HTN: Alcohol (2015)


Hering D, Kucharska W, Kara T, Somers VK, Narkiewicz K. Potentiated sympathetic and hemodynamic responses to alcohol in hypertensive vs. normotensive individuals. J Hypertens. 2011; 29 (3): 537-541.

PubMed ID: 21252702
Study Design:
Randomized Crossover Trial
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Quality Rating:
Neutral NEUTRAL: See Quality Criteria Checklist below.
Research Purpose:
To test the hypothesis that there is a differential effect of acute alcohol consumption on cardiovascular function in hypertensive patients compared with normotensive controls.
Inclusion Criteria:
  • Hypertensive patients with Stage One and Stage Two hypertension who were newly diagnosed, never treated for hypertension and free of any other diseases
  • Hypertensive status confirmed by 24-hour blood pressure monitoring
  • Controls not taking any medication or having any history of chronic diseases.
Exclusion Criteria:
  • Patients with white-coat hypertension
  • Controls with masked hypertension.
Description of Study Protocol:
  • Recruitment: Methods not described
  • Design: Randomized crossover trial
  • Blinding used: Implied with measurements. Participants were blinded to which experimental session (alcohol vs. placebo) they were undergoing.


  • Effects of oral alcohol intake and placebo on blood pressure (BP), heart rate (HR) and muscle sympathetic nerve activity (MSNA) in hypertensive patients and normotensive controls were examined
  • Two experimental sessions (an alcohol session and a vehicle session) were performed at the same time of day on two separate days in random order
  • All studies were carried out in the morning after a standard light breakfast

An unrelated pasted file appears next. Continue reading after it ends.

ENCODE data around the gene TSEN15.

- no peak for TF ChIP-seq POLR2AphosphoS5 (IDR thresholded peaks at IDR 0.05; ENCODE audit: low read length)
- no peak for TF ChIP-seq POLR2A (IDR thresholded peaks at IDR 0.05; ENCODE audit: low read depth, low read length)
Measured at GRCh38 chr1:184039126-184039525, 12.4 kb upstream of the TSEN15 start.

• All participants were asked to abstain from alcohol for at least 36 hours
  • After undergoing baseline measurements for 10 minutes, alcohol (1.0g per kg body weight diluted in 500ml of low-caloric orange juice) or vehicle (500ml of low-caloric orange juice) was administered orally over a period of 20 minutes
  • 10-minute recordings were performed 10 minutes after completion of drinking either alcohol or placebo.

Statistical Analysis

  • Results are expressed as means ±SEM
  • Responses to alcohol were analyzed by repeated-measures analysis of variance (ANOVA) with time (before vs. during alcohol) as within-factor and group (hypertensive patients vs. normotensive controls) as between factor
  • The P-values for differences within a session were obtained by post-hoc tests
  • The key variable was the group-by-time interaction
  • P<0.05 was considered significant.
Data Collection Summary:

Timing of Measurements

Baseline measurements were obtained before the experimental session, then the same parameters measured again 10 minutes after completion of drinking either alcohol or placebo.

Dependent Variables

  • Systolic and diastolic blood pressure (SBP and DBP) measured continuously by the Finapres system
  • Heart rate measured continuously from surface electrodes using a 12-lead switch box system
  • MSNA measured continuously by obtaining multiunit recordings of postganglionic sympathetic nerve activity to muscle, measured from a muscle fascicle of the peroneal nerve posterior to the fibular head.

Independent Variables

Alcohol (1.0g per kg body weight diluted in 500ml of low-caloric orange juice) or vehicle (500ml of low-caloric orange juice) was administered orally over a period of 20 minutes.

Control Variables

  • Sex
  • Age
  • Absence of anti-hypertensive treatment
  • Social drinking history.
Description of Actual Data Sample:

Initial N

  • 24
  • Hypertensive patients: 13 (eight males and five females)
  • Normotensive controls: 11 (six males and five females).

Attrition (Final N)
No attrition noted: 24 subjects as above.


  • 44±2 years for hypertensive patients
  • 43±2 years for controls.

Not described.

Other Relevant Demographics
All participants consumed alcoholic beverages socially (between 100g and 200g of alcohol a week, with the median of 150g in both groups).

Not described.

Not described.

Summary of Results:

Key Findings

  • Baseline MSNA and both office and ambulatory BP were significantly elevated in the hypertensive patients as compared to the controls
  • There was no significant difference in office and asleep HR
  • Hypertensive patients had faster awake HR.
Measurement Controls Hypertensive Patients
SBP (mmHg) Office 133±4 148±5**
Awake 123±3 146±5**
Asleep 112±3 133±4**
DBP (mmHg) Office 75±3 87±4**
Awake 73±3 92±4**
Asleep 66±3 81±3**